Last week Walmart announced a first step to address toxic chemicals in their stores, taking the lead in our Mind the Store challenge. Read some of the different responses to the announcement in our first Retailer Roundtable discussion.
I had the opportunity to interview author, business woman, mother and blogger Paige Wolf about her book, Spit That Out! If you’ve ever had trouble balancing the normal challenges of parenthood with new information about toxic chemicals and other environmental issues, this interview is for you.
No matter how careful a woman is, there is no way to avoid all BPA exposure. And you know what? It shouldn’t be our job! No one, especially a pregnant woman, should have to be a toxicologist to go to the grocery store.
On a recent call with Walmart’s Sustainability team, they told us they were taking your calls and emails seriously, and were carefully assessing the Hazardous 100+ list. Click here for a snapshot of Walmart’s big news.
Going to a local retailer is a common experience. But last week a group of Ohio women visited Target and CVS to ask them to get serious about toxic chemicals. Here’s what happened…
Two pre-Labor Day federal announcements combine to pinpoint where we are in protecting the health and safety of workers in the United States.
Once as a child, I visited the factory floor, and saw the machine my father stood over, stamping out parts that helped make America hum with electricity. It was hot in there, and the place was filled with dust. Decades later, we would learn that dust was a toxin called kaolin, a fine naturally occurring particle used to make plastics and ceramics.
Why are we still hopeful that Target may take the lead on our Mind the Store challenge? Because of some of the steps they’ve already taken on toxic chemicals…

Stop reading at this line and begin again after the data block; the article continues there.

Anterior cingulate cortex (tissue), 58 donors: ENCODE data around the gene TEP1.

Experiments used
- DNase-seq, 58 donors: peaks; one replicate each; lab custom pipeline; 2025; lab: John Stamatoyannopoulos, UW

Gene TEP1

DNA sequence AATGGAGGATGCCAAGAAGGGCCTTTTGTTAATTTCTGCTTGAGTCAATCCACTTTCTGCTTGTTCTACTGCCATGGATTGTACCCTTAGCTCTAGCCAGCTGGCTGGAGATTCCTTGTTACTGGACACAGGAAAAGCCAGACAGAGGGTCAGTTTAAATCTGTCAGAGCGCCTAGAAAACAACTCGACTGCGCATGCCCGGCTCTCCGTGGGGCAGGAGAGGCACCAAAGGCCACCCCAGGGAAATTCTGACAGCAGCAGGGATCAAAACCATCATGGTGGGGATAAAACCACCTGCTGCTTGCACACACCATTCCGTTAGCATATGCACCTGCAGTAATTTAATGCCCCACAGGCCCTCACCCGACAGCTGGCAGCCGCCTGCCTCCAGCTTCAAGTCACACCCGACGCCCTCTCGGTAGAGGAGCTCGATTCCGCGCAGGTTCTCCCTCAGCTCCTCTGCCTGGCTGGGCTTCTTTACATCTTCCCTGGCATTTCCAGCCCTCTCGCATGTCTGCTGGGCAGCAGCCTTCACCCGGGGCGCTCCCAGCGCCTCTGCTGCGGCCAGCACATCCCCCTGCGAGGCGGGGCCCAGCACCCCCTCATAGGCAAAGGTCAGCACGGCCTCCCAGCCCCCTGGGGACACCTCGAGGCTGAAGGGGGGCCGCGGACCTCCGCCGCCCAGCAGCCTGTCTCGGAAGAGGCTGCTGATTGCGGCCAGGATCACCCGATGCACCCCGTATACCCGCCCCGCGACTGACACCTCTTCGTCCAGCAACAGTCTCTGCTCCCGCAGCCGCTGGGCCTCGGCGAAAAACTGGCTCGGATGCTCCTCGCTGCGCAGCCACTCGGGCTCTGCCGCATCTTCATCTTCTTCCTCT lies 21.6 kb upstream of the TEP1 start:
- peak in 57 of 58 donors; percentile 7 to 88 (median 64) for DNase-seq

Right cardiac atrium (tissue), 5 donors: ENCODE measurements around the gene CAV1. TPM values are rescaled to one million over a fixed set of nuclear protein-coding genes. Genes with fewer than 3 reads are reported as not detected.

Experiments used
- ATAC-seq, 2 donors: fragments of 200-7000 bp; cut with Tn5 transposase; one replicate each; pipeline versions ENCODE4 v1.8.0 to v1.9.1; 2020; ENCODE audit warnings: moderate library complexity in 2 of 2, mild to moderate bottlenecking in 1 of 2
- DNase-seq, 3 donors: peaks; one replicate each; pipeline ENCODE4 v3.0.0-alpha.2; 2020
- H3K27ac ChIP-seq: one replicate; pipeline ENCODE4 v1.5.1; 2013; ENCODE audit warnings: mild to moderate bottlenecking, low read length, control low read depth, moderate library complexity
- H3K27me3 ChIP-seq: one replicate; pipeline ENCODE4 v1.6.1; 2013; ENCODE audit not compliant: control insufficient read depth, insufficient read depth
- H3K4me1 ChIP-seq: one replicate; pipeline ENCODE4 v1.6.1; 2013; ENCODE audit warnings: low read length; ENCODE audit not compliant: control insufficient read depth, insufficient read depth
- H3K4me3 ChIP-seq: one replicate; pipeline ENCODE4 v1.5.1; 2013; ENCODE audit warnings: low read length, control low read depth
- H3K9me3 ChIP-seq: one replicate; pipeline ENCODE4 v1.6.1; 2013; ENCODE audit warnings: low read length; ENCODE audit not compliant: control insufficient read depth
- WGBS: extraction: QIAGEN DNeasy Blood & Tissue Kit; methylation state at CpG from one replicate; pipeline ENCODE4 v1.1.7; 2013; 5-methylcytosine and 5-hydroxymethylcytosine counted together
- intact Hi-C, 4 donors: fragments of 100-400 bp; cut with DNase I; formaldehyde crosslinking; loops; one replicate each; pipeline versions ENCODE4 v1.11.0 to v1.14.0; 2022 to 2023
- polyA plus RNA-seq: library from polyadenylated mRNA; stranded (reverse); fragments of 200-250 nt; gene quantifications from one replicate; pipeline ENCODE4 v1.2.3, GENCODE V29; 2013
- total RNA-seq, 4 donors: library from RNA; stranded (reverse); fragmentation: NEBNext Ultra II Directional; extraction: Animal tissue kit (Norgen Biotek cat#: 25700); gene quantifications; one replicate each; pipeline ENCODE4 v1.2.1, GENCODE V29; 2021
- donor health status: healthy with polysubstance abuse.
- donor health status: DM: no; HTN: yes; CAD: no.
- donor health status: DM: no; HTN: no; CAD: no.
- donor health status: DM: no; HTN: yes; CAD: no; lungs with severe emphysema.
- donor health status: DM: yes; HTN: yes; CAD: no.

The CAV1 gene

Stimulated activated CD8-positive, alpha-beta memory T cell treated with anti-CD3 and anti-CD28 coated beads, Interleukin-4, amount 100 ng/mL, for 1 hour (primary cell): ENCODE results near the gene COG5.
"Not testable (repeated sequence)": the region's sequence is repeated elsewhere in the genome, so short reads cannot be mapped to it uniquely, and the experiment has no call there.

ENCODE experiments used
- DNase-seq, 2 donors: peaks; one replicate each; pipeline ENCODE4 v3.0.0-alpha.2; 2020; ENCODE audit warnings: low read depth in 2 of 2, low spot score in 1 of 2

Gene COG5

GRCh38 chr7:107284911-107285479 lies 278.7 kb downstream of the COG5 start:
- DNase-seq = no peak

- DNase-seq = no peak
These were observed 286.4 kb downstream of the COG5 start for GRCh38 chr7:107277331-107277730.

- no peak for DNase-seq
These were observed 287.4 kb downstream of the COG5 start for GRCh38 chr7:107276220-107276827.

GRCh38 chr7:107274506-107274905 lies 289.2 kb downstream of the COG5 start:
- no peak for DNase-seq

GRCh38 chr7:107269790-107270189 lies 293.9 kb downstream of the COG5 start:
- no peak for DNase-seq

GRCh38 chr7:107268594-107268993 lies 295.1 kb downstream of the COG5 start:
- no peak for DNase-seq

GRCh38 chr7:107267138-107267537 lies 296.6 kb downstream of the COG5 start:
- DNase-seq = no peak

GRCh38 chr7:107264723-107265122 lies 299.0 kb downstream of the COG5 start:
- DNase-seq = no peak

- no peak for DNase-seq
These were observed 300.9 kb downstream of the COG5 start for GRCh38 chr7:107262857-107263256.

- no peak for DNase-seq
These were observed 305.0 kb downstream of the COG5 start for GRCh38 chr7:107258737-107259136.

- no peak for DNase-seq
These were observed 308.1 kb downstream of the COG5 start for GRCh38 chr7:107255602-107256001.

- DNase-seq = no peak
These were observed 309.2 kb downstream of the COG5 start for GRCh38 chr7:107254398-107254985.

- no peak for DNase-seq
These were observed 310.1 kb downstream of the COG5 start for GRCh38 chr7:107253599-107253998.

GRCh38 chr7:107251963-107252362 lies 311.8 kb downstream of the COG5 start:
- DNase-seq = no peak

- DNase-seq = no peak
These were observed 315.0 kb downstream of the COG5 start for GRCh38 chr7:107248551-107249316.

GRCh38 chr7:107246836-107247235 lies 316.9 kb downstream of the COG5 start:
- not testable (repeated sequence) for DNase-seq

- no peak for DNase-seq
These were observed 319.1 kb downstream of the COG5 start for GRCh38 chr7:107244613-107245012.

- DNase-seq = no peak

For many of us, cancer feels like it surrounds us – so many friends, family members, co-workers, and neighbors seem to be carrying this health burden in neighborhoods throughout our state, and throughout the nation. In Massachusetts, one hundred people on average are diagnosed with cancer every day. Since the mid 1980s cancer rates have risen 14% among men and 19% among women. The good news: due to a landmark law passed here in 1989, we’re making real progress in stemming this tide.
As the US Senate begins consideration of the recently introduced Chemical Safety Improvement Act, I want them to think about the brain.
Most of us don’t think about our brains. It’s like thinking about our hearts beating or about the sun rising and setting each day.
The human brain develops in an incredibly intricate and elegantly orchestrated series of events. Brain cells (neurons) divide, migrate, differentiate and communicate. At birth, a baby’s brain has about 100 billion neurons that are in place and beginning to connect with each other, sending and receiving messages. The brain continues to grow and strengthen connections throughout childhood.
Wow. That’s a lot happening in just nine months. But that’s not the part I really want our Senators to think about.